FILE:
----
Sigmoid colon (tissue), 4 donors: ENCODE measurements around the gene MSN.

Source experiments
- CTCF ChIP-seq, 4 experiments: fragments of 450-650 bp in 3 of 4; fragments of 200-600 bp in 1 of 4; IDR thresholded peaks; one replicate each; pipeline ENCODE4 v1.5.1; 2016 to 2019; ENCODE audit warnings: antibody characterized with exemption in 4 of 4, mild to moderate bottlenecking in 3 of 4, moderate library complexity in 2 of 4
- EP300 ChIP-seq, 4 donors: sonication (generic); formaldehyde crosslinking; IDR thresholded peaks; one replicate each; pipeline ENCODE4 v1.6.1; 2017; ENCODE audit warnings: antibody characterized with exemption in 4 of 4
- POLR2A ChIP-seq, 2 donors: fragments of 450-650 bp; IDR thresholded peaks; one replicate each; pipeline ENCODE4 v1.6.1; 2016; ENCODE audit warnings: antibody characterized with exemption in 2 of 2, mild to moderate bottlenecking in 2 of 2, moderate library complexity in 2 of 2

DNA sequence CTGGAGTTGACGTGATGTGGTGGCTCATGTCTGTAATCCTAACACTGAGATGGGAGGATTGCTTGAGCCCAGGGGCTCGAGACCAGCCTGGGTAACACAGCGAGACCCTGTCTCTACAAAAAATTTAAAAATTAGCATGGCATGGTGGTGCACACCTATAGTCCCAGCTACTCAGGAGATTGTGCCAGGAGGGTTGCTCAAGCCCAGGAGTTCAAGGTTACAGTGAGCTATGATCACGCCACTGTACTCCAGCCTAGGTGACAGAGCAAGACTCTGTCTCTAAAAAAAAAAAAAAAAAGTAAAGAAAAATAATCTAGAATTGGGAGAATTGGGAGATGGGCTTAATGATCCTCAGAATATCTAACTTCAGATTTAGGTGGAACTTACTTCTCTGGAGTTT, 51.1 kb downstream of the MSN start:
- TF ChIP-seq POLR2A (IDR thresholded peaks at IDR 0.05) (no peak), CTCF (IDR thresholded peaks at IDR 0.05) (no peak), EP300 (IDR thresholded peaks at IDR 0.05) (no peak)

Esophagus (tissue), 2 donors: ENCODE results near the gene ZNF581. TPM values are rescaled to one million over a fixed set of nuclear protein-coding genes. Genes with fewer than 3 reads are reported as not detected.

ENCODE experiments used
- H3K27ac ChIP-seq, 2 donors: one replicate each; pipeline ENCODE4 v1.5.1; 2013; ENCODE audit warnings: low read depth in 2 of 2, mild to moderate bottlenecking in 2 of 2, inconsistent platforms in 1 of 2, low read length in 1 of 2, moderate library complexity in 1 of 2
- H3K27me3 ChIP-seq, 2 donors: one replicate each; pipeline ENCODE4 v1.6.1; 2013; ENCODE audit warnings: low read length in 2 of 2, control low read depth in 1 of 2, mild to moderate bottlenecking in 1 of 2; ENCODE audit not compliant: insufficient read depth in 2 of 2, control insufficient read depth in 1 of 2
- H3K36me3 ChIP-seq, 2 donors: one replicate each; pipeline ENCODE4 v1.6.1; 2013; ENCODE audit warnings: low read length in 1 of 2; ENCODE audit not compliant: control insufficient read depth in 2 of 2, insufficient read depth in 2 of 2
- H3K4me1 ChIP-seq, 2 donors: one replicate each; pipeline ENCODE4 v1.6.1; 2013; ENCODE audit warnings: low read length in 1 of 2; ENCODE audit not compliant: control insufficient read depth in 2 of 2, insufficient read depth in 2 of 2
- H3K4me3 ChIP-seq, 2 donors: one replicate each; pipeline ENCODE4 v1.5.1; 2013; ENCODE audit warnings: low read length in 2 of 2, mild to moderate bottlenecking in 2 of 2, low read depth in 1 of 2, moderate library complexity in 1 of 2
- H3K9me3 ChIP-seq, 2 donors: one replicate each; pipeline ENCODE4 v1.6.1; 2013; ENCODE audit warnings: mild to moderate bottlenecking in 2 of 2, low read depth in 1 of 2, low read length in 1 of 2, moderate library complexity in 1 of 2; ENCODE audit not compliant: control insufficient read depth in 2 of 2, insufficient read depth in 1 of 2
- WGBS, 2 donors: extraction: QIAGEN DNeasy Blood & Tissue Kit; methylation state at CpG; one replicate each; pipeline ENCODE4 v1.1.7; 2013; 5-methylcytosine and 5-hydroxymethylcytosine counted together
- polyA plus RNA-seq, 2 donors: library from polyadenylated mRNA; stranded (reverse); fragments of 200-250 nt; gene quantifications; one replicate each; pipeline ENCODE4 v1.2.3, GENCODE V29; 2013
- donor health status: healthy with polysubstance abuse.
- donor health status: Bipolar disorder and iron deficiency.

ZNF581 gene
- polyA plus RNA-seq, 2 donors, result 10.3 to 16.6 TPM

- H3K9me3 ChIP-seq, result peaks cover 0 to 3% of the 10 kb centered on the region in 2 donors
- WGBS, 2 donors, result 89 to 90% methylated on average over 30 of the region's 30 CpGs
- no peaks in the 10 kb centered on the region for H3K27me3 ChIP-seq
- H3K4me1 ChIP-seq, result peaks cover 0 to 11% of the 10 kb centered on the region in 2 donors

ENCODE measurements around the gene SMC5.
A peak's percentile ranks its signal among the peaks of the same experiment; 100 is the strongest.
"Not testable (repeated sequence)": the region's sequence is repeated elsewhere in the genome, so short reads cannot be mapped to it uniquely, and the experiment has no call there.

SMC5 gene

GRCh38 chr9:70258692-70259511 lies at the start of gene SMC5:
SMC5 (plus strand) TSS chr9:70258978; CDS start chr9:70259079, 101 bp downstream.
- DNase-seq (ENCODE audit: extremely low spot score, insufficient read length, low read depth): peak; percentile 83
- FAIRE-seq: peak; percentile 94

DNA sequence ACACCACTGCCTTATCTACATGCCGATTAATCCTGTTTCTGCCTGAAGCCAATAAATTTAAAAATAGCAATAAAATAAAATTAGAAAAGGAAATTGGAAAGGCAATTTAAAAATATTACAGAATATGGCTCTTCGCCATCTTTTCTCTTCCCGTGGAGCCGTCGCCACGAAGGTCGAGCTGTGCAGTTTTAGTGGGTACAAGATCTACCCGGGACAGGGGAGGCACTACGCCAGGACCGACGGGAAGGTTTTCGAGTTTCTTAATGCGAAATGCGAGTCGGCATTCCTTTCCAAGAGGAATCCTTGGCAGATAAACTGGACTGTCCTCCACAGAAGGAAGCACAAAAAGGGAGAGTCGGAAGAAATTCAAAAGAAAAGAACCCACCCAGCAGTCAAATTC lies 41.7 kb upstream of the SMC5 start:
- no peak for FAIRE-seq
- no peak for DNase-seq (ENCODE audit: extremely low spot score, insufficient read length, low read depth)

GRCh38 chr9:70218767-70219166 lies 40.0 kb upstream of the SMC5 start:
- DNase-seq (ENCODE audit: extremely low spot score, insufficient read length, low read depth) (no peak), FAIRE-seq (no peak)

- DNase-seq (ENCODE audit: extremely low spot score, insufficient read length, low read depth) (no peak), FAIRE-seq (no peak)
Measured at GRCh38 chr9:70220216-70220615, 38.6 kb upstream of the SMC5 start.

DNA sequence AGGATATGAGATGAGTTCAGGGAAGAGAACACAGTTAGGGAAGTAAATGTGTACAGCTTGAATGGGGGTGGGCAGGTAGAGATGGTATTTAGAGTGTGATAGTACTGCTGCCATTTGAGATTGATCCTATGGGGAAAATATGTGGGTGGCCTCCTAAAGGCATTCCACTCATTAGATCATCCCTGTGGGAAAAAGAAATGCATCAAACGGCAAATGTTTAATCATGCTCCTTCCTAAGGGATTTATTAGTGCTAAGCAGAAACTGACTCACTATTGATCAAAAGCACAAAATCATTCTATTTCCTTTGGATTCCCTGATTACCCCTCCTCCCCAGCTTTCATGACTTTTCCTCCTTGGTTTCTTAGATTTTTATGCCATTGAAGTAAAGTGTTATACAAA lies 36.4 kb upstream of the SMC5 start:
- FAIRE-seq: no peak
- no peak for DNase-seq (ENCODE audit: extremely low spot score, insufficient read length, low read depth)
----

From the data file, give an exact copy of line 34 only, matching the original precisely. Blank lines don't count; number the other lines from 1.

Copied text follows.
DNA sequence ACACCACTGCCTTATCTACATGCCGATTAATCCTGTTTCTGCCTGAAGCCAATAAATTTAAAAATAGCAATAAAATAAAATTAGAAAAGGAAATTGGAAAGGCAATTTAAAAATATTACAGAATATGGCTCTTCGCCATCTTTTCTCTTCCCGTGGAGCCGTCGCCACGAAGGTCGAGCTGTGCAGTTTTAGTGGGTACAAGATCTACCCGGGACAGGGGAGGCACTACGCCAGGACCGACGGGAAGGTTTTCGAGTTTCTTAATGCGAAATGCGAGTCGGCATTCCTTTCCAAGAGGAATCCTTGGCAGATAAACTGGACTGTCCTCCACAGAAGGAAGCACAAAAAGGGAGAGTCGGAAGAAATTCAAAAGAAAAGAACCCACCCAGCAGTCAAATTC lies 41.7 kb upstream of the SMC5 start: